Kafenion Mouries in Volos

Traditional craftsmanship in Greece – The Mouries in Volos, a typical greek kafenion, Tawli and coffee

The kafenion, a Greek coffeehouse, is a contact and information exchange. Business is done here, people discuss and play. We are meeting up with Yannis Zapanti at Mouries in Volos.

Drinking coffee in Greece is more than just a pastime, it is a social ritual. The Greek café, the kafenion, is an iconic institution. Usually they are sparsely furnished with simple wooden chairs, small tables and neon tubes. They can be found on every village square and in every neighbourhood of a city. It is a place of contact and information exchange. Business is done here, people discuss politics, play and talk about everyday problems. The kafenion stands for something indestructible, something timeless.

Kafenion Mouries in Volos
Dimos Makris’ kafenion Mouries is situated on the Plateia Elefterias, the liberty square in Volos, directly underneath the Syriza party office. We are meeting Melpo Zapanti and her father Yannis Zapanti. Yannis is a regular in this kafenion. We are having Greek coffee and mountain tea and are captured by the ambiance.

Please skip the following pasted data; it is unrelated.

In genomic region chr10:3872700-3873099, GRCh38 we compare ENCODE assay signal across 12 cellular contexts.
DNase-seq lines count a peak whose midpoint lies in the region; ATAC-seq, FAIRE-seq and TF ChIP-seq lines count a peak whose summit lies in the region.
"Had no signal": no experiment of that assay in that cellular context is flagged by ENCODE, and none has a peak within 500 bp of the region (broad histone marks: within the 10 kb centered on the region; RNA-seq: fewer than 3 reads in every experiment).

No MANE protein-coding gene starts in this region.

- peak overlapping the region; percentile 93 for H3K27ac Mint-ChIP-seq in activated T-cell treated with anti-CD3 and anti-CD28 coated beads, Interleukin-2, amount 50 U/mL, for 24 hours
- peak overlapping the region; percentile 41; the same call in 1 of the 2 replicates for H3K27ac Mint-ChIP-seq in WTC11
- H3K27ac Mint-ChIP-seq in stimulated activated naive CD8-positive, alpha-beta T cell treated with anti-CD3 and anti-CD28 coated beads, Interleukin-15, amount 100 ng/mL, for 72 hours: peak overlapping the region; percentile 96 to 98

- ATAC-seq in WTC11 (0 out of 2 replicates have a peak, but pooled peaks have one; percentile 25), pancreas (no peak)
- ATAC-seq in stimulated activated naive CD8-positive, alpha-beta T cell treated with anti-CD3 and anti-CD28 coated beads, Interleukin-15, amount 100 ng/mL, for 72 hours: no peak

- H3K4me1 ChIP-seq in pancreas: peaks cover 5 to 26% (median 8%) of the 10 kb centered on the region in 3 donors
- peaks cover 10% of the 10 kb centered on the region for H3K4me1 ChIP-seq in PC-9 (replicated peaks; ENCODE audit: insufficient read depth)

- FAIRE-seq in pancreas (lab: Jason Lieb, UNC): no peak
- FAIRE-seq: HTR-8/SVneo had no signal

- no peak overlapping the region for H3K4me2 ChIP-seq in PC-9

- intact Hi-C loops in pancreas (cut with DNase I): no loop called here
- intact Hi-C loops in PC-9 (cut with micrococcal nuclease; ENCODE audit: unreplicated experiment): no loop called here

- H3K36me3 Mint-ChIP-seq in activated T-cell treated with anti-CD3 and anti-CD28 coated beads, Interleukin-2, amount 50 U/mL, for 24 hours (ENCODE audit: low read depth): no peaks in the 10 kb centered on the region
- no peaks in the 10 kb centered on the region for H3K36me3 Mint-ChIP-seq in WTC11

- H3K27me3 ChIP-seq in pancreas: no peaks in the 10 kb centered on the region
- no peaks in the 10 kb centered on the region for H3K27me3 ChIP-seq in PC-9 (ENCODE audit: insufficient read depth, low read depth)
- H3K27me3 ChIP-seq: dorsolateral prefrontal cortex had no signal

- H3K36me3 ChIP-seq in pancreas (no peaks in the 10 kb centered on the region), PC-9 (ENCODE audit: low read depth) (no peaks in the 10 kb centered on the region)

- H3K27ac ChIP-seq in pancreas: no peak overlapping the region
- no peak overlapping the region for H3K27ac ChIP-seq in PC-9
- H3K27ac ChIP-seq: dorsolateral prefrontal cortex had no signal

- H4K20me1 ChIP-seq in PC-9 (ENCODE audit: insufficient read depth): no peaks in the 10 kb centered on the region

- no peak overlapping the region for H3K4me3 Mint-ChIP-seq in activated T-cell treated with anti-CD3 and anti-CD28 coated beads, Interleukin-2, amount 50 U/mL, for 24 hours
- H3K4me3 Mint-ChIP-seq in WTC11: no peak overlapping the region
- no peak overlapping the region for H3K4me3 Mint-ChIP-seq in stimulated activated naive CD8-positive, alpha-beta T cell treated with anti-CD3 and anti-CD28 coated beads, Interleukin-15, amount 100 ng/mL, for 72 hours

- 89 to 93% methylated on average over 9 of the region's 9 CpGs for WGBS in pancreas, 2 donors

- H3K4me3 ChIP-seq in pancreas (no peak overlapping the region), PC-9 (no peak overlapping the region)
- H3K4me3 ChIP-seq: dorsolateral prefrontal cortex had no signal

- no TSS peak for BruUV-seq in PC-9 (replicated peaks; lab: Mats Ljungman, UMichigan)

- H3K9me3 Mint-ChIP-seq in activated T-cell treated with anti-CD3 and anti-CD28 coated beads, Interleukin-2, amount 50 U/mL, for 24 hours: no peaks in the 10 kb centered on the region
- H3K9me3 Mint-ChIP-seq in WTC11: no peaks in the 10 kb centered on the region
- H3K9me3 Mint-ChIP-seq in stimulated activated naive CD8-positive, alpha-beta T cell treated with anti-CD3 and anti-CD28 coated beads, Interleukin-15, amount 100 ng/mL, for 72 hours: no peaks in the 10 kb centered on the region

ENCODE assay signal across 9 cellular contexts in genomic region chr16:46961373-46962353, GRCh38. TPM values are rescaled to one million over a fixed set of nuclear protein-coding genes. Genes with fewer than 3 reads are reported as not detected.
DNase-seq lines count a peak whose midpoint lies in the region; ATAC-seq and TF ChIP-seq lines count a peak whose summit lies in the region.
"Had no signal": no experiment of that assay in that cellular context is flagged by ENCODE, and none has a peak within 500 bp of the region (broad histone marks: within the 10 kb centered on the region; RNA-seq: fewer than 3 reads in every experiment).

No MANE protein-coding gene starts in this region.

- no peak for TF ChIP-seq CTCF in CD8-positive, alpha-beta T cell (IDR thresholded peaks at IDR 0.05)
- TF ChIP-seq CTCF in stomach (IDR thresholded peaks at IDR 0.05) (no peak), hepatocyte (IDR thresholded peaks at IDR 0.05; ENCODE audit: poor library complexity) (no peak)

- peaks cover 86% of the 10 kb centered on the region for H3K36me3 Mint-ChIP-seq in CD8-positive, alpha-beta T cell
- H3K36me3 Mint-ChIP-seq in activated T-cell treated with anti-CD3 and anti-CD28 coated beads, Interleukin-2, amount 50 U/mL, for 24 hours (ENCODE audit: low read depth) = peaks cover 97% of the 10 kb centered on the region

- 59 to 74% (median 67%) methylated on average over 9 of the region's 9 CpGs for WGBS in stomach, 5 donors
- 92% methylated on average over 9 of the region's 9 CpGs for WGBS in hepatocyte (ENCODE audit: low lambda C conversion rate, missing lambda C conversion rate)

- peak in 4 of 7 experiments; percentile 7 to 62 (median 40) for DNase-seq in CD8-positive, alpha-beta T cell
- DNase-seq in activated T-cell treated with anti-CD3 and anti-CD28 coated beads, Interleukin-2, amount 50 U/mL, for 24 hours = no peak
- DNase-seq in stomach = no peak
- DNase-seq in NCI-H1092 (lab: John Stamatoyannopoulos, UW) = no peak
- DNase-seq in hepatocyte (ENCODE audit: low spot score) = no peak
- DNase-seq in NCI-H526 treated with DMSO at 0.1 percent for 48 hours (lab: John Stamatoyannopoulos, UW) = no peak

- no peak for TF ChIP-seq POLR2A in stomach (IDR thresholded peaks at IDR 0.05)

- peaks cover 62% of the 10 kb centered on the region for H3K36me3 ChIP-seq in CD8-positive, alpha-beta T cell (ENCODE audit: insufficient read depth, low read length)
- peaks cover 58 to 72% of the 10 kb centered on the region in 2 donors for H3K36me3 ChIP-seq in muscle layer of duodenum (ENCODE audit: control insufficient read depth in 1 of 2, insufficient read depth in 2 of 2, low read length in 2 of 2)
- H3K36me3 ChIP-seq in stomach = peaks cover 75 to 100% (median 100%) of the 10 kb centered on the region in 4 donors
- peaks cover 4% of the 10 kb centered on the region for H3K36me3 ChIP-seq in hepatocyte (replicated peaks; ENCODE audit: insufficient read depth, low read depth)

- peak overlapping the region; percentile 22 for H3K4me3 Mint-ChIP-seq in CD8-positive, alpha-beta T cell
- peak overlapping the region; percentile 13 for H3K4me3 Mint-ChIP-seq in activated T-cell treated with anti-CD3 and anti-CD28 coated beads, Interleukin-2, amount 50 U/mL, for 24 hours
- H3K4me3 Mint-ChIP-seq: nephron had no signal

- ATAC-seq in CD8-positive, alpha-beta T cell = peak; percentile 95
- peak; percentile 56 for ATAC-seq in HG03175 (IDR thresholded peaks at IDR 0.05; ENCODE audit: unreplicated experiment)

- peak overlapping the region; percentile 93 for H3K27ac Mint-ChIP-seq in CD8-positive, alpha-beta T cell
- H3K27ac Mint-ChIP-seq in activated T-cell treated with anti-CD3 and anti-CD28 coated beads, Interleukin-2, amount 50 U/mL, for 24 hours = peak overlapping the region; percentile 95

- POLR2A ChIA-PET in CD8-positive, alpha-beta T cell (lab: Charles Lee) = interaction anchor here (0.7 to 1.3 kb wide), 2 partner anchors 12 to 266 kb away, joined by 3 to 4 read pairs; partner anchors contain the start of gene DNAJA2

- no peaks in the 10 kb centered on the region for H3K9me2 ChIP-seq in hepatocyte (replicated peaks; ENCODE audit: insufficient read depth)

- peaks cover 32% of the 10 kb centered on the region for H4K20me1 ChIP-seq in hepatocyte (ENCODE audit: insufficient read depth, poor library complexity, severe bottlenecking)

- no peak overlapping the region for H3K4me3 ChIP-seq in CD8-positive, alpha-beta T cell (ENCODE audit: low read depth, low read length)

Some men are playing tavli, the Greek version of backgammon; on another table they are playing cards. The game is noisy and each move is accompanied by a burst of emotions. Those who want to be in peace play with their kombolois.

All kafenia offer delivery service. The waiters acrobatically balance the kafedakí on the tapsi, a round tray with a long handle, on their bikes or mopeds or they just quickly bring it to the neighbour, the merchant around the corner.

A kafenion is a men’s meeting point, women are only rarely present. The Mouries however has two regular female customers. A side-glance to the continuously running news on the TV triggers a heated debate. The incapacity of the government is discussed, new taxes and laws and how it could all be done better. The game is perfect to let of steam and anger. Hours can pass before the men are done discussing, playing and drinking coffee. Sitting there calmly, playing with the komboloi, discussing or playing a bit of tavli, all of this can be enough to turn a normal day into a good day.

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